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18  
Downvoter care to comment? –  Jon Hanna Jan 28 '12 at 9:08
4  
I'm not sure what is done behind the lines, but for me is much more readable is: if (not any) than if (all not equal). –  VikciaR Aug 7 '12 at 6:15
7  
There is a BIG difference when your enumeration has no values. 'Any' would always return FALSE, and 'All' always return TRUE. So saying than one is the logical equivalent of the other is not entirely true! –  Arnaud Mar 24 '13 at 22:41
8  
@Arnaud Any will return false and hence !Any will return true, so they're identical. –  Jon Hanna May 30 '13 at 10:31
3  
@MacsDickinson that's not a difference at all, because you're not comparing opposite predicates. The equivalent to !test.Any(x => x.Key == 3 && x.Value == 1) that uses All is test.All(x => !(x.Key == 3 && x.Value == 1)) (which is indeed equivalent to test.All(x => x.Key != 3 || x.Value != 1)). –  Jon Hanna Sep 18 '13 at 14:05

You might find these extension methods make your code more readable:

public static bool None<TSource>(this IEnumerable<TSource> source)
{
    return !source.Any();
}

public static bool None<TSource>(this IEnumerable<TSource> source, 
                                 Func<TSource, bool> predicate)
{
    return !source.Any(predicate);
}

Now instead of your original

if (!acceptedValues.Any(v => v == someValue))
{
    // exception logic
}

you could say

if (acceptedValues.None(v => v == someValue))
{
    // exception logic
}
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3  
Thanks - I was already thinking of implementing these in our commons library, but I haven't decided if it is a good idea yet. I agree that they make the code more readable, but I am concerned that they don't add sufficient value. –  Mark Jan 28 '12 at 7:17

Both would have identical performance because both stop enumeration after the outcome can be determined - Any() on the first item the passed predicate evaluates to true and All() on the first item the predicate evaluates to false.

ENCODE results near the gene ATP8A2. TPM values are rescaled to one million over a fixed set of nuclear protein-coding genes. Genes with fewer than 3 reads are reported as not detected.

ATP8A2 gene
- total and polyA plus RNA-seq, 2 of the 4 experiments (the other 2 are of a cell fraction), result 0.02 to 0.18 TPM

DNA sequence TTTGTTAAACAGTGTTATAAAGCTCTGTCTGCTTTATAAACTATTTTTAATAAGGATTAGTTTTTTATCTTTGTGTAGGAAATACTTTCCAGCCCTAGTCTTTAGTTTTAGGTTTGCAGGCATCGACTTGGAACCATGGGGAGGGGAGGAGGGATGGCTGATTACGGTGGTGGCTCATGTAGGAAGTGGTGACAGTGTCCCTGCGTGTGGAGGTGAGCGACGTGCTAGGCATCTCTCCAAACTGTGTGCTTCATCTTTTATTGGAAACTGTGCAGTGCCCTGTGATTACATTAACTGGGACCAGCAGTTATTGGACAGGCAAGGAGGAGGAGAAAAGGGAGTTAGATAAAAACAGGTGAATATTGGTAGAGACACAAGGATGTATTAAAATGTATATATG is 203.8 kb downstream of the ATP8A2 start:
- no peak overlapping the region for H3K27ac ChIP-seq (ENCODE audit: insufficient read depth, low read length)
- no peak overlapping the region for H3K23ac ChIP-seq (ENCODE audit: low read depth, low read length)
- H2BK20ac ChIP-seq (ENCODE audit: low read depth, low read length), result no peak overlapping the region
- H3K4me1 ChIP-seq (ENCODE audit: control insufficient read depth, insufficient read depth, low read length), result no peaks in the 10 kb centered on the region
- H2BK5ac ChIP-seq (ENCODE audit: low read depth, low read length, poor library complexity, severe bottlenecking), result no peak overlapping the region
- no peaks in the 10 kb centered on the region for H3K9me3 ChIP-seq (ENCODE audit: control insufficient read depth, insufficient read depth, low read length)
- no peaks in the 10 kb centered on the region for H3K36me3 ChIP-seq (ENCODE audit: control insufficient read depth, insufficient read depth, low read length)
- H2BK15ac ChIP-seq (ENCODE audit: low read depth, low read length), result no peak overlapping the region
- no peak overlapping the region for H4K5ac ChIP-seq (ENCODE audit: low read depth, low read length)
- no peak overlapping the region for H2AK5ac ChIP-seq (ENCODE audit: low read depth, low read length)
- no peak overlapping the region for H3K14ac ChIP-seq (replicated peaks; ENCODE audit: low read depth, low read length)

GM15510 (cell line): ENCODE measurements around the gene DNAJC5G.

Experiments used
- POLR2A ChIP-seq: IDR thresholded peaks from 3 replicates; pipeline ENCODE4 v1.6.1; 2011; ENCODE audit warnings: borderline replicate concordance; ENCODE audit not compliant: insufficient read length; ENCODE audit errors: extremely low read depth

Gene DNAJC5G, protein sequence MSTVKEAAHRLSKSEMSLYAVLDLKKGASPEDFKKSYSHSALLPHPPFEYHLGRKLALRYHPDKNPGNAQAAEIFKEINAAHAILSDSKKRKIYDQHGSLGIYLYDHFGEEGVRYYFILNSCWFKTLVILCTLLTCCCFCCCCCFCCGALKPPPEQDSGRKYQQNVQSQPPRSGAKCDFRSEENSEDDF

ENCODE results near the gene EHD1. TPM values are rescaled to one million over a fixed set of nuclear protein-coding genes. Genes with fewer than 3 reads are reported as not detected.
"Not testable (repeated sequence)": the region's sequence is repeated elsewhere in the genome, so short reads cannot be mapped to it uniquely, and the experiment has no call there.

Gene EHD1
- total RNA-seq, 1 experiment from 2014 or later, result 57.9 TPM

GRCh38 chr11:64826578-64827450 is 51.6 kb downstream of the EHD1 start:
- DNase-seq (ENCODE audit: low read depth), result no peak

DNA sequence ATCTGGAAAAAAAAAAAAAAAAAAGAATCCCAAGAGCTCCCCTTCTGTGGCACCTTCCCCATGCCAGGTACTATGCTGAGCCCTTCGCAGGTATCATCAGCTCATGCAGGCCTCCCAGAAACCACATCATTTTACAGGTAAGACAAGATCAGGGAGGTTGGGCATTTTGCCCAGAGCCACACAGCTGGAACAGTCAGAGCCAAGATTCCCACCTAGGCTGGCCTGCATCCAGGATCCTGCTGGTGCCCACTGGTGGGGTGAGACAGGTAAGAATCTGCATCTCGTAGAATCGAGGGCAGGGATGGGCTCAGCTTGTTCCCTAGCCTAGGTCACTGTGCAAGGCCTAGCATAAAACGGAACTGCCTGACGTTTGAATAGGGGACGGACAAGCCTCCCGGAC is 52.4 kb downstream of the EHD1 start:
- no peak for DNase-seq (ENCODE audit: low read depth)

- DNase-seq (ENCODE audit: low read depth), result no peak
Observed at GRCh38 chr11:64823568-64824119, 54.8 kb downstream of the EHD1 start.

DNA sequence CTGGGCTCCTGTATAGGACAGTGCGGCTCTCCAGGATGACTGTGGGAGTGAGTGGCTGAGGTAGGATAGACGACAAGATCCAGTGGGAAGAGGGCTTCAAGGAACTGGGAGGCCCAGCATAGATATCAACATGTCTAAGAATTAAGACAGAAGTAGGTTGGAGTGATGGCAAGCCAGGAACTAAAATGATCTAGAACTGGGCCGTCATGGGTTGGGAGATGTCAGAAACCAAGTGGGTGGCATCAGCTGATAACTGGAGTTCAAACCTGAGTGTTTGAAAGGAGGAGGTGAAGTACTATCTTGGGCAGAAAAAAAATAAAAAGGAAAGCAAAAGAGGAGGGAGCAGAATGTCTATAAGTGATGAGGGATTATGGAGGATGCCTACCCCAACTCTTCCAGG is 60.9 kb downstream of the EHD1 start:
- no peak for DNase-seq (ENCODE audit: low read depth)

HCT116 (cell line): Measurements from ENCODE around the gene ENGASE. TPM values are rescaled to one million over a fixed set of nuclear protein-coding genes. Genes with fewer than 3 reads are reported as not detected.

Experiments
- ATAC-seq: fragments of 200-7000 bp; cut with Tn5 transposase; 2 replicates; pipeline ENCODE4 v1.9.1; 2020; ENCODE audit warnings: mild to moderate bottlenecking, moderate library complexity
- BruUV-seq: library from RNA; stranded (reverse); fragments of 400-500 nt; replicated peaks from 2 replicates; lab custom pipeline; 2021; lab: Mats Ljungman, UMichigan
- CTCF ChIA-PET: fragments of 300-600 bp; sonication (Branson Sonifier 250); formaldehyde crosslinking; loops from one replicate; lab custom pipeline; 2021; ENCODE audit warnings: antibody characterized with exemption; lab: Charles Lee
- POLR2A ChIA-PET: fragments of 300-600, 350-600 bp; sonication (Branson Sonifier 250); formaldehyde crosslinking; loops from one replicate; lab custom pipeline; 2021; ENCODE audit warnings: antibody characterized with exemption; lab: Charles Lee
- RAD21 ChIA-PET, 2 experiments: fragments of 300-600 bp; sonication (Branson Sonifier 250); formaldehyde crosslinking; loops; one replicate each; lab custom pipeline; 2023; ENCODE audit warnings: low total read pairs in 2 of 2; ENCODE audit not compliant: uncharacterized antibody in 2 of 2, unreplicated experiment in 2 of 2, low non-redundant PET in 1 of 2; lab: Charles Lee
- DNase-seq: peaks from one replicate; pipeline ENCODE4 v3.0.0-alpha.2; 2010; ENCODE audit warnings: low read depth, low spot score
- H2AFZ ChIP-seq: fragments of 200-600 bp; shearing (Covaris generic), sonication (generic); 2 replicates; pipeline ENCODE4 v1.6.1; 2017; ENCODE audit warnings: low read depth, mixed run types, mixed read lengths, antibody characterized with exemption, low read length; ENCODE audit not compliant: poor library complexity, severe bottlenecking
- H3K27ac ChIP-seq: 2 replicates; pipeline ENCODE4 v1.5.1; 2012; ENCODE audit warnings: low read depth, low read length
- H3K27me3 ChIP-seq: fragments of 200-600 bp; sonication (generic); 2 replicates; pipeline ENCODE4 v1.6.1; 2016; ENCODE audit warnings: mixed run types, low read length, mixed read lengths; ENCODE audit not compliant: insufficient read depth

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All short circuits on the first non-match, so it's not a problem.

One area of subtlety is that

 bool allEven = Enumerable.Empty<int>().All(i => i % 2 == 0); 

Is true. All of the items in the sequence are even.

For more on this method, consult the documentation for Enumerable.All.

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5  
Yes, but bool allEven = !Enumerable.Empty<int>().Any(i => i % 2 != 0) is true too. –  Jon Hanna Jan 27 '12 at 0:40
1  
@Jon semantically none != all. So semantically you either have none or all but in the case of .All() none is just a subset of all the collections that return true for all and that discrepancy can result in bugs if you are unaware of it. +1 for that Anthony –  Rune FS Jan 27 '12 at 9:33
    
@RuneFS I don't follow. Semantically and logically "none where it is untrue that..." is indeed the same as "all where it is true that". E.g. "where none of the accepted projects from our company?" will always have the same answer as "where all of the accepted projects from other companies?"... –  Jon Hanna Jan 27 '12 at 9:59
    
... Now, it's true that you can have bugs from assuming "all the items are..." means there is at least one item that is at least one item that fulfils the test, since the "all the items..." is always true for the empty set, I don't dispute that at all. I added though that the same problem can happen with assuming "none of the items..." means at least one items doesn't fulfill the test, since "none of the items..." is also always true for the empty set. It's not that I disagree with Anthony's point, its that I think it also holds for the other of the two constructs under discussion. –  Jon Hanna Jan 27 '12 at 10:01
    
@Jon you are talking logic and I am talking linguistics. The human brain can't process a negative (before it process the positive at which point it can then negate it) so in that sense there's quite a difference between the two. That doesn't make the logic you propose incorrect –  Rune FS Jan 27 '12 at 10:09